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Anxious gatekeeping

Analogous to nervous cluelessness is something we might call “anxious gatekeeping.”   This is desire to police the borders of poetry, or of...

Thursday, November 21, 2013

Almost got rid of the signposting here, maybe 3rd version will work

Interpretations of Lorca’s duende often treat it as though it were merely a variation on the familiar theme of poetic or artistic inspiration—the Spanish version of the muse. Lorca himself, as we have seen, is purposefully slippery, applying the term to the visual arts as well as to the composition (not exclusively the performance) of music and poetry, and presenting his theory as an alternative to the muse and the angel. Nevertheless, he does indicate that the duende is most duende-like in the live performance of music, poetry, and dance, since those art-forms require “un cuerpo vivo que interprete, porque son formas que nacen y mueren de modo perpetuo y alzan sus contornos sobre un presente exacto” (a live body to interpret, since they are forms that are born and die perpetually and erect their shapes over an exact present).

It is striking to conceive the dramatic struggle of artistic creation itself—as in the painter’s struggle with the blank canvas or the poet’s with the blank page—in its performative dimension. (Although poetry can be a performative art, many poets have adopted Lorca’s duende without relating it directly to performance.) To read the duende as yet another theory of inspiration, however, is to lose sight of performance in a more literal sense. The more literal-minded approach I am proposing, of course, does not exclude allegorical displacements: in fact, it turns out to be extremely difficult to look at performance in itself, without displacing it by making it stand in for other values. My emphasis on performance and orality, then, is a heuristic device designed to bring a particular aspect of Lorca’s poetics into sharper focus.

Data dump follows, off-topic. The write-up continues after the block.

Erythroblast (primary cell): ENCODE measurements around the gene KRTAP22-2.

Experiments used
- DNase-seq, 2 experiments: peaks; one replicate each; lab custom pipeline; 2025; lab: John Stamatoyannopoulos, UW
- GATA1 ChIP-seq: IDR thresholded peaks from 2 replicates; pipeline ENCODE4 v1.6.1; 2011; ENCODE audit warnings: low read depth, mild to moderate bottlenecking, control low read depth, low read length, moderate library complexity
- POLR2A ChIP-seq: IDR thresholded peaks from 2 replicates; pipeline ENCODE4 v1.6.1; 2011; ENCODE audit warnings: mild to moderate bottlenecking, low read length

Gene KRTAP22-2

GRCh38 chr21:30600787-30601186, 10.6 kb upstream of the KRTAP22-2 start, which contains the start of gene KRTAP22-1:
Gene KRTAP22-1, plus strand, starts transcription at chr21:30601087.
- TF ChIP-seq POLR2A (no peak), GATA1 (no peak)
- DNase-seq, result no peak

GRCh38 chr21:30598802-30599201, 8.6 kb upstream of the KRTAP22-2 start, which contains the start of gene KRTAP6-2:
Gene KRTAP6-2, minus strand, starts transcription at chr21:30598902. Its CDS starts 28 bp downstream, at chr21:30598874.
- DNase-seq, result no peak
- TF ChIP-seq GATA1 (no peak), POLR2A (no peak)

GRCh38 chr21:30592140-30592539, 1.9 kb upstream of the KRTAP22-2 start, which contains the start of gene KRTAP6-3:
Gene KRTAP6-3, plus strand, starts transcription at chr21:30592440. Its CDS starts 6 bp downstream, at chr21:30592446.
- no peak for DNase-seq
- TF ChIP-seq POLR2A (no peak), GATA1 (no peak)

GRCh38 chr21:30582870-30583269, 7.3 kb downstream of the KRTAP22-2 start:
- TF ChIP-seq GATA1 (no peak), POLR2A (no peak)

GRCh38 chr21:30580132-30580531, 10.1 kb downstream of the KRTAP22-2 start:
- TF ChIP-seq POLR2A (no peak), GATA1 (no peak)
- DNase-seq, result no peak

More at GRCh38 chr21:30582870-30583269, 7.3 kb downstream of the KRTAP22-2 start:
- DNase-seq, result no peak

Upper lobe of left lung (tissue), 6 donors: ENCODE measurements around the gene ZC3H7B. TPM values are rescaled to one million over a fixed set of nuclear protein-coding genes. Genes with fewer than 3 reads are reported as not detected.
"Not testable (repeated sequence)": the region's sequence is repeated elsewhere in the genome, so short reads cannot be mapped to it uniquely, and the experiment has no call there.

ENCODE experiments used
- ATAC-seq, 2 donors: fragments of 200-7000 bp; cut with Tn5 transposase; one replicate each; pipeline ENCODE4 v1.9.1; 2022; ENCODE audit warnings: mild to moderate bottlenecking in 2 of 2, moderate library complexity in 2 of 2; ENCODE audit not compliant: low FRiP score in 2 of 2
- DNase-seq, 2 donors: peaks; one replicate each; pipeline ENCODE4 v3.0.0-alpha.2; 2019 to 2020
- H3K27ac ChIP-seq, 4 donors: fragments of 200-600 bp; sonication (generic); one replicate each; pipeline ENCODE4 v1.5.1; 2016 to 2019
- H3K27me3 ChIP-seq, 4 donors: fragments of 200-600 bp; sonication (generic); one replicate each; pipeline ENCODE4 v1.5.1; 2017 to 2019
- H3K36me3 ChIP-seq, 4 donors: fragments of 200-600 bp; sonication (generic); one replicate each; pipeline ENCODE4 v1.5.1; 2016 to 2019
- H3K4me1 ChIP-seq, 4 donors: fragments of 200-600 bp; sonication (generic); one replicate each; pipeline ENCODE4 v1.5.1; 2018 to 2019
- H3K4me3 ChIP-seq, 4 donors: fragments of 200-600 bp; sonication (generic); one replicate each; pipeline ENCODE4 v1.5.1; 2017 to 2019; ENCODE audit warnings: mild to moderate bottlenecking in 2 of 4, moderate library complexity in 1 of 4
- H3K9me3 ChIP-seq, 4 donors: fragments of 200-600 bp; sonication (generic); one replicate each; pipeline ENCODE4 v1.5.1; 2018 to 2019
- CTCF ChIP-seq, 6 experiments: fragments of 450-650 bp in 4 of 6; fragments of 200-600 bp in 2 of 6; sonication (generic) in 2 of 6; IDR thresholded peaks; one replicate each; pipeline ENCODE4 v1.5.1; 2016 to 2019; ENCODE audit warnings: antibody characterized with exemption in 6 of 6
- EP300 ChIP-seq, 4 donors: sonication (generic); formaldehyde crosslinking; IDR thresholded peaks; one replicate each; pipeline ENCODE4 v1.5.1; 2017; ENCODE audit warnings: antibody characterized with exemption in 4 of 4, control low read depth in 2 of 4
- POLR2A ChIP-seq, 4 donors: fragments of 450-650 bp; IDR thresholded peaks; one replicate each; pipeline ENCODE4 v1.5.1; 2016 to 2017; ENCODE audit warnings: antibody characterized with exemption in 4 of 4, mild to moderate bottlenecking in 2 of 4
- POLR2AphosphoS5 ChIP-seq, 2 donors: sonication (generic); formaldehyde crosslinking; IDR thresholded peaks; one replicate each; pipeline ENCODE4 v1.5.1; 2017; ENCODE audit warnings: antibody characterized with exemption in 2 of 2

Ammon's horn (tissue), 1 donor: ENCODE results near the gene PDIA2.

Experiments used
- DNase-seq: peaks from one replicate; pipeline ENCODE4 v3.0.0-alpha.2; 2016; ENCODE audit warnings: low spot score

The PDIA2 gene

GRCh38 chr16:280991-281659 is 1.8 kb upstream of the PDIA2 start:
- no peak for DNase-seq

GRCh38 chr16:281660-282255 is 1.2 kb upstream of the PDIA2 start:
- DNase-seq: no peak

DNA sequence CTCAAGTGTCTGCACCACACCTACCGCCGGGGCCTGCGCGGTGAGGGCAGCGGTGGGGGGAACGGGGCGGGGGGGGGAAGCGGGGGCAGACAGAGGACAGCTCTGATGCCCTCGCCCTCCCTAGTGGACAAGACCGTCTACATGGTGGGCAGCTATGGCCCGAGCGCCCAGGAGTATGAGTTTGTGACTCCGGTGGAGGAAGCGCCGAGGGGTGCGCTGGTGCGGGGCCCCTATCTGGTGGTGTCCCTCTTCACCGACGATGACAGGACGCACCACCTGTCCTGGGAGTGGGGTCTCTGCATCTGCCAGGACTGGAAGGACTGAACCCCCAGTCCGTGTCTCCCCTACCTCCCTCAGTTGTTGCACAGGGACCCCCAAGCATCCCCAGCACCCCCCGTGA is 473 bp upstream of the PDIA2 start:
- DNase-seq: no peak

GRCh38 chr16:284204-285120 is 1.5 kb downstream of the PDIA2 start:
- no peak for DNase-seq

4 comments:

Vance Maverick said...

For what it's worth, I think the second paragraph avoids signposting only formally. You're talking about what you're talking about, in almost every sentence. Signpostlessness may not literally be what you're striving for, of course, but if it were I think it would look different.

Jonathan said...

Yes, Vance. I define signposting as an explicit, formal indication of where the argument is going. I want my readers to know where I am going, but without erecting a big ole sign to that effect: "detour up ahead in the next paragraph." I call this "signposting without signposting."

Andrew Shields said...

Trying to push it even further:

Interpretations of Lorca’s duende often treat it as though it were merely a variation on the familiar theme of poetic or artistic inspiration—the Spanish version of the muse. Lorca's own slippery usage applies the term to the visual arts as well as to the composition (not exclusively the performance) of music and poetry, even as he presents his theory as an alternative to the muse and the angel. Nevertheless, he does indicate that the duende is most duende-like in the live performance of music, poetry, and dance, since those art-forms require “un cuerpo vivo que interprete, porque son formas que nacen y mueren de modo perpetuo y alzan sus contornos sobre un presente exacto” (a live body to interpret, since they are forms that are born and die perpetually and erect their shapes over an exact present).

The dramatic struggle of artistic creation itself—as in the painter’s struggle with the blank canvas or the poet’s with the blank page—has a striking performative dimension. (Although poetry can be a performative art, many poets have adopted Lorca’s duende without relating it directly to performance.) But the duende should not be reduced to yet another theory of inspiration, for that would be to lose sight of performance in a more literal sense. This more literal-minded approach certainly does not exclude allegorical displacements: in fact, it turns out to be extremely difficult to look at performance in itself, without displacing it by making it stand in for other values. My emphasis on performance and orality, then, is a heuristic device designed to bring a particular aspect of Lorca’s poetics into sharper focus.

Andrew Shields said...

I left the first person at the end of the second paragraph for emphasis.